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-   -   Circuit requirements for wet bar in rec room versus kitchen requiremenets (http://www.diychatroom.com/f18/circuit-requirements-wet-bar-rec-room-versus-kitchen-requiremenets-135770/)

leitht 03-03-2012 08:15 AM

Circuit requirements for wet bar in rec room versus kitchen requiremenets
 
I am finishing a basement and will have a rec room with a wet bar, or might be called a mini kitchen. I plan to have a counter with sink, a fridge, a small microwave and possibly an under cabinet dishwasher.

I am wondering if this will require special circuits like a kitchen.

I have a 20amp circuit in place for the fridge. I am wondering if I can branch off that to create a small appliance circuit for counter top outlets with GFCI?

Will I need the 2 20amp counter top circuits like a kitchen?

I expect to have a separate circuit for the dishwasher if installed.

How does the whole acfi requirement come into play here?

Thanks for the help
Tim

SD515 03-03-2012 08:36 AM

If it doesn’t have a sink and permanent provisions for cooking (ie, a range or oven…countertop micros don’t count) then it’s not considered a kitchen, and kitchen rules don’t apply. 210.8 (GFCI’s) and 210.12 (AFCI’s) do apply though, as do other general sections of the code (ie, load evenly distributed, manufacturer’s instructions, etc.) Personally, I would still use the spacing requirements for the wet-bar countertop as if it were a kitchen though.

210.8 Ground-Fault Circuit-Interrupter Protection for
Personnel. Ground-fault circuit-interruption for personnel
shall be provided as required in 210.8(A) through (C). The
ground-fault circuit-interrupter shall be installed in a
readily accessible location.

(A) Dwelling Units. All 125-volt, single-phase, 15- and 20-
ampere receptacles installed in the locations specified in
210.8(A)(1) through (8) shall have ground-fault circuit interrupter
protection for personnel.

(7) Sinks — located in areas other than kitchens where
receptacles are installed within 1.8 m (6 ft) of the outside
edge of the sink

210.12 Arc-Fault Circuit-Interrupter Protection.
(A) Dwelling Units. All 120-volt, single phase, 15- and
20-ampere branch circuits supplying outlets installed in
dwelling unit family rooms, dining rooms, living rooms,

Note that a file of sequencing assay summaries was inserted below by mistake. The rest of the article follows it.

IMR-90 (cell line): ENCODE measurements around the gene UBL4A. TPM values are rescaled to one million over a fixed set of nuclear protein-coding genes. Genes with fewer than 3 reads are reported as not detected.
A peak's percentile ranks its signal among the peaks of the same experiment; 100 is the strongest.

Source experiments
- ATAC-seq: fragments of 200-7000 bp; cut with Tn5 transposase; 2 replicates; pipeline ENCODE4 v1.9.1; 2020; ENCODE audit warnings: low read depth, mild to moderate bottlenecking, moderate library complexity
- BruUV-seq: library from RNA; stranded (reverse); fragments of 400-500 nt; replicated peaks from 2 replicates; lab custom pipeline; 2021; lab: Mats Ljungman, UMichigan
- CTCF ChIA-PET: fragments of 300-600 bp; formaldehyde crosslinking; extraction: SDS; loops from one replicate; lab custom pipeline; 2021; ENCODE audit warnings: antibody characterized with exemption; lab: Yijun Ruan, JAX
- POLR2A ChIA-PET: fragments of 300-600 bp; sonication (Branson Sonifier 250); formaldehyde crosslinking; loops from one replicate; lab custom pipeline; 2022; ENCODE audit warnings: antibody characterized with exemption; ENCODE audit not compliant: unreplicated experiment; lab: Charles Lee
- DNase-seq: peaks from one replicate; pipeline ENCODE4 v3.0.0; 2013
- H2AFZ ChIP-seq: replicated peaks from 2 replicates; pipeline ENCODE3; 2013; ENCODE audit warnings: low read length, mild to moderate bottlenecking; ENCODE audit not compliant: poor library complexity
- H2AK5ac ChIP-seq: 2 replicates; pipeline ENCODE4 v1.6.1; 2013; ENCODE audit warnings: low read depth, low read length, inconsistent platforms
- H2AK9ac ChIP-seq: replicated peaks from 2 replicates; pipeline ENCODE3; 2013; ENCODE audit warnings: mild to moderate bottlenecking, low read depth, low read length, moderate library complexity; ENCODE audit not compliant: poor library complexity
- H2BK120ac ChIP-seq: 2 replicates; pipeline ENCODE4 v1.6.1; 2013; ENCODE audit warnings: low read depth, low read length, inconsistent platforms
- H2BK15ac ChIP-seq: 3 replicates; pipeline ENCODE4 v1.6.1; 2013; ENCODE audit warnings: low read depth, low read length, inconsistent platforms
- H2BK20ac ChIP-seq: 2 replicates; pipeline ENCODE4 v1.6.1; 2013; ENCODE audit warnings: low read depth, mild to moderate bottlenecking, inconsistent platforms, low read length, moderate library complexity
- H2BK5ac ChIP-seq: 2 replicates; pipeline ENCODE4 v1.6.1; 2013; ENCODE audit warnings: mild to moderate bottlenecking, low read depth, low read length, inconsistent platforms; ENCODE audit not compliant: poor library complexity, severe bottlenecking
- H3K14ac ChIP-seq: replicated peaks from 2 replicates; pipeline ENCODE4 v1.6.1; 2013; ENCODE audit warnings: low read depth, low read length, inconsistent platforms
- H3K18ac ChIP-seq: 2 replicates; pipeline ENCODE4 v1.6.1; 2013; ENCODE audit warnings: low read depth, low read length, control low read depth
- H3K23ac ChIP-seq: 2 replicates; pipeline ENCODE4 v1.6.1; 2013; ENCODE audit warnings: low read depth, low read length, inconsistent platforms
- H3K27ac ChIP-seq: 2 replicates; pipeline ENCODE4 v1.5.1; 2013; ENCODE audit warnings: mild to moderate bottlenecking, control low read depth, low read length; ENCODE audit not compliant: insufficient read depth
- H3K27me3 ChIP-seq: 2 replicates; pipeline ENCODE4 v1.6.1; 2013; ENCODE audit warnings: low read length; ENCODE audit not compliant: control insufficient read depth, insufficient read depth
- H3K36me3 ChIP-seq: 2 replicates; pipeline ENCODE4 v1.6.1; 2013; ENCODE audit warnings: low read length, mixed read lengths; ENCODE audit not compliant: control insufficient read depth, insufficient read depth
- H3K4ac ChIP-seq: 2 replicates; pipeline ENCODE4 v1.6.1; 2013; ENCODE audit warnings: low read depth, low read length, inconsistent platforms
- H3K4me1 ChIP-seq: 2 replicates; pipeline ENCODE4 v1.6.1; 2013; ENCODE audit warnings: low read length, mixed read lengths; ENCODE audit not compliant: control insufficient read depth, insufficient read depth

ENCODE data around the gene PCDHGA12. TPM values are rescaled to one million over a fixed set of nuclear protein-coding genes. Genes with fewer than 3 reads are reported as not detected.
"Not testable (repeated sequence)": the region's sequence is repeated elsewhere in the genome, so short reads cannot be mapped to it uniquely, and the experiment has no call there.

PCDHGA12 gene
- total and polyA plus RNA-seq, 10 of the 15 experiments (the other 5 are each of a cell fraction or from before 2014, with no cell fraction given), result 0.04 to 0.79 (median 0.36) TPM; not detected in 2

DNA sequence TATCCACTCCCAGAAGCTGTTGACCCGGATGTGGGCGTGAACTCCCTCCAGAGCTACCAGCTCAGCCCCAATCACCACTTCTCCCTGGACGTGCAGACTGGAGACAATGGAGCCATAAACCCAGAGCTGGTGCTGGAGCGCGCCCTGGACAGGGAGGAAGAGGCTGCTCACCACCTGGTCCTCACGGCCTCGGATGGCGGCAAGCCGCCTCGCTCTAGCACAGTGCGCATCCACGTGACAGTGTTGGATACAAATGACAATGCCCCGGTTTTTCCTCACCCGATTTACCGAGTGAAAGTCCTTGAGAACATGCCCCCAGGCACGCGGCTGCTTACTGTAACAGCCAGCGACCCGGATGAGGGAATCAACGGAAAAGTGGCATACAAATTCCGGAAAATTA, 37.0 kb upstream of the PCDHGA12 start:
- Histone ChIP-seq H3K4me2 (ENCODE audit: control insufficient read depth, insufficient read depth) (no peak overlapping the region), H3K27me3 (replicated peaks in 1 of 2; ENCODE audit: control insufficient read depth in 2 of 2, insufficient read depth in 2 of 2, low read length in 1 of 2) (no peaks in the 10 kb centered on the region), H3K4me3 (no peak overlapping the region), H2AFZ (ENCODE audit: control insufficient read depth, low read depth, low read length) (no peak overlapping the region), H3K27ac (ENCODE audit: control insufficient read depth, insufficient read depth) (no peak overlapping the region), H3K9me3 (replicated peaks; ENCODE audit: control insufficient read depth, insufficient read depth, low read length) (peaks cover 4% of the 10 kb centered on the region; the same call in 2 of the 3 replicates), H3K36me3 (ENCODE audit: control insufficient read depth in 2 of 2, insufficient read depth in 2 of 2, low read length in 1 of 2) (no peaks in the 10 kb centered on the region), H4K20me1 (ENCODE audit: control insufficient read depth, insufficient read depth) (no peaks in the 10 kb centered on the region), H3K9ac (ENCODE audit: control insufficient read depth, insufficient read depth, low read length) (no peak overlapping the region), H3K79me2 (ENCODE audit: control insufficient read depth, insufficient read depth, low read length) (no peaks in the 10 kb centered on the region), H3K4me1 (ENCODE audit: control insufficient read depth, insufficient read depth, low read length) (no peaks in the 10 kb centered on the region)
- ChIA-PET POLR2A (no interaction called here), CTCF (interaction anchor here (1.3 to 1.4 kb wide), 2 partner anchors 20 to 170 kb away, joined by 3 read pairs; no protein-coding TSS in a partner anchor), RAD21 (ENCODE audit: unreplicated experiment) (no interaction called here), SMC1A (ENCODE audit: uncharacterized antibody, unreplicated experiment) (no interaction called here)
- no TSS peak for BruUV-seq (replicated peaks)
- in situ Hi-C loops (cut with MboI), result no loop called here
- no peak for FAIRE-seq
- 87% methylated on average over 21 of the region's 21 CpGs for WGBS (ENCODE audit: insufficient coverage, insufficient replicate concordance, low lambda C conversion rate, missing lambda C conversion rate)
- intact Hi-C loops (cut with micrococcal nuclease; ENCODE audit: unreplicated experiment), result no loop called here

parlors, libraries, dens, bedrooms, sunrooms, recreation
rooms, closets, hallways, or similar rooms or areas shall
be protected by a listed arc-fault circuit interrupter,
combination-type, installed to provide protection of the
branch circuit.

leitht 03-03-2012 11:39 AM

Combining GFCI and AFCI requirements
 
Thanks for the information.

I am a little confused about combining the GFCA and AFCI requirements for circuits in the den/rec room. I'll call it den.

Is this OK.
1. 20A circuit to fridge. Branch to 2 counter top receptacles the first of which is a GFCI receptacle with second being GFCI protected off the first.
2. 15A circuit for the dishwasher
3. 15A for microwave (if installed)
4. AFCI breaker(s) feeding other lights and receptacles in the den

My concern is #1.
1. How does the ACFI rule get covered for the 2 counter top receptacles?
2. Can the counter top receptacles branch off the fridge circuit or do they need their own dedicated circuit with a GFCI breaker or AFCI breaker?

Thanks
Tim

SD515 03-03-2012 12:27 PM

This is based on needing to have AFCI protection. Currently in Michigan, only bedrooms have to be AFCI protected. Your area may or may not require it for your rec rm/den.

Use a AFCI/20A breaker for the fridge circuit, branching it off to the countertop recepts is fine. GFCI’s & AFCI’s use different technology, and are compatible with each other (LOL…so the story goes…) If your area requires AFCI, the dishwasher circuit, micro circuit, other lights & recepts, etc. would also need AFCI breakers. Remember, if this isn’t classified as a kitchen (permanent provisions for cooking) but has a sink, the GFCI requirement for a wet-bar is 6 feet from the edge of the sink, refrigerator receptacle included. See previous post.


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